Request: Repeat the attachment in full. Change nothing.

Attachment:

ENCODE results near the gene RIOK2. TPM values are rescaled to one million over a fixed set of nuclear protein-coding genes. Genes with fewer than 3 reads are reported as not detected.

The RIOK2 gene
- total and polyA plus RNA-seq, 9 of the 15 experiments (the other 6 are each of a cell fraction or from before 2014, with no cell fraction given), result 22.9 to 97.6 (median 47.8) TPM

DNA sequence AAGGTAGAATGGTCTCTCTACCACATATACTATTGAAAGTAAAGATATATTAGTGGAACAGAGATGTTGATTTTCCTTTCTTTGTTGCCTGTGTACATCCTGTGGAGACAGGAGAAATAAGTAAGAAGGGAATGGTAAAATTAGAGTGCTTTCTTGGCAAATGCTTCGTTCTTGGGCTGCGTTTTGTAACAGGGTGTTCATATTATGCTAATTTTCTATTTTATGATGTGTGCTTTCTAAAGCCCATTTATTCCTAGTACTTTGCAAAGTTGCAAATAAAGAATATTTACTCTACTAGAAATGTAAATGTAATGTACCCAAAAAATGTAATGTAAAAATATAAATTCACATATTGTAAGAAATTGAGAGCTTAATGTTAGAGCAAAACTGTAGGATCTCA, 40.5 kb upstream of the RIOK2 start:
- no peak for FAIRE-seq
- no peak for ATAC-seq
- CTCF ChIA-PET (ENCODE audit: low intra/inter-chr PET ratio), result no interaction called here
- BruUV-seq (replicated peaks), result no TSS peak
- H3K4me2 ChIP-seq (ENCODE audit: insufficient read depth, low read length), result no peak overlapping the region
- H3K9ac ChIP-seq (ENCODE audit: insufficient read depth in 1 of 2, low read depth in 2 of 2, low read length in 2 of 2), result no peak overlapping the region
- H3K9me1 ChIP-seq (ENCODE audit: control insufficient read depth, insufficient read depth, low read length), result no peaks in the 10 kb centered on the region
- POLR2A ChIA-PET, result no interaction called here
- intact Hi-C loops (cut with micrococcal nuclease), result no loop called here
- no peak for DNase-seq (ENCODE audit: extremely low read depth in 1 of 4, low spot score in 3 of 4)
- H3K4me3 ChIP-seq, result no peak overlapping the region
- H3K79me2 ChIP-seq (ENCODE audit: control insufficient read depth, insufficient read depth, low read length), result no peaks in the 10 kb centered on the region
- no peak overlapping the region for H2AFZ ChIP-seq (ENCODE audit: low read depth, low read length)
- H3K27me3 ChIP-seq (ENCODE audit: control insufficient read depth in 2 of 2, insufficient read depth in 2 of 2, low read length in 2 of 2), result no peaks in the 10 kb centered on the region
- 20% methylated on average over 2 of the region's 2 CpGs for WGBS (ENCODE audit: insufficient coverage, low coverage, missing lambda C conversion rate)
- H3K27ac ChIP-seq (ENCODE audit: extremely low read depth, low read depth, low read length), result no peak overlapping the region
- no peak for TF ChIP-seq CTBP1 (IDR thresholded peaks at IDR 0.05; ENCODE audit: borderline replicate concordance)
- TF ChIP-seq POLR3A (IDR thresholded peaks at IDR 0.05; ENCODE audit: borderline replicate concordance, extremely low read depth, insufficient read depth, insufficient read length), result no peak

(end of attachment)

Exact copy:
ENCODE results near the gene RIOK2. TPM values are rescaled to one million over a fixed set of nuclear protein-coding genes. Genes with fewer than 3 reads are reported as not detected.

The RIOK2 gene
- total and polyA plus RNA-seq, 9 of the 15 experiments (the other 6 are each of a cell fraction or from before 2014, with no cell fraction given), result 22.9 to 97.6 (median 47.8) TPM

DNA sequence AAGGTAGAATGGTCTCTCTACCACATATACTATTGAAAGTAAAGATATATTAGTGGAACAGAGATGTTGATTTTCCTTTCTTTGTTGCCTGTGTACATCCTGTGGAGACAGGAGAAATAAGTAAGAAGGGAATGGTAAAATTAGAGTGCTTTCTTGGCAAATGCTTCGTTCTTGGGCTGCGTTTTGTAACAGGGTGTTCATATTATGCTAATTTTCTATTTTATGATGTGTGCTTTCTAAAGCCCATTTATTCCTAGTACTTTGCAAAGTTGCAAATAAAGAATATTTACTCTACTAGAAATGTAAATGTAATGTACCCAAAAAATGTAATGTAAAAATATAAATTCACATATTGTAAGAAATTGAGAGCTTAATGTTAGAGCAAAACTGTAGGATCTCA, 40.5 kb upstream of the RIOK2 start:
- no peak for FAIRE-seq
- no peak for ATAC-seq
- CTCF ChIA-PET (ENCODE audit: low intra/inter-chr PET ratio), result no interaction called here
- BruUV-seq (replicated peaks), result no TSS peak
- H3K4me2 ChIP-seq (ENCODE audit: insufficient read depth, low read length), result no peak overlapping the region
- H3K9ac ChIP-seq (ENCODE audit: insufficient read depth in 1 of 2, low read depth in 2 of 2, low read length in 2 of 2), result no peak overlapping the region
- H3K9me1 ChIP-seq (ENCODE audit: control insufficient read depth, insufficient read depth, low read length), result no peaks in the 10 kb centered on the region
- POLR2A ChIA-PET, result no interaction called here
- intact Hi-C loops (cut with micrococcal nuclease), result no loop called here
- no peak for DNase-seq (ENCODE audit: extremely low read depth in 1 of 4, low spot score in 3 of 4)
- H3K4me3 ChIP-seq, result no peak overlapping the region
- H3K79me2 ChIP-seq (ENCODE audit: control insufficient read depth, insufficient read depth, low read length), result no peaks in the 10 kb centered on the region
- no peak overlapping the region for H2AFZ ChIP-seq (ENCODE audit: low read depth, low read length)
- H3K27me3 ChIP-seq (ENCODE audit: control insufficient read depth in 2 of 2, insufficient read depth in 2 of 2, low read length in 2 of 2), result no peaks in the 10 kb centered on the region
- 20% methylated on average over 2 of the region's 2 CpGs for WGBS (ENCODE audit: insufficient coverage, low coverage, missing lambda C conversion rate)
- H3K27ac ChIP-seq (ENCODE audit: extremely low read depth, low read depth, low read length), result no peak overlapping the region
- no peak for TF ChIP-seq CTBP1 (IDR thresholded peaks at IDR 0.05; ENCODE audit: borderline replicate concordance)
- TF ChIP-seq POLR3A (IDR thresholded peaks at IDR 0.05; ENCODE audit: borderline replicate concordance, extremely low read depth, insufficient read depth, insufficient read length), result no peak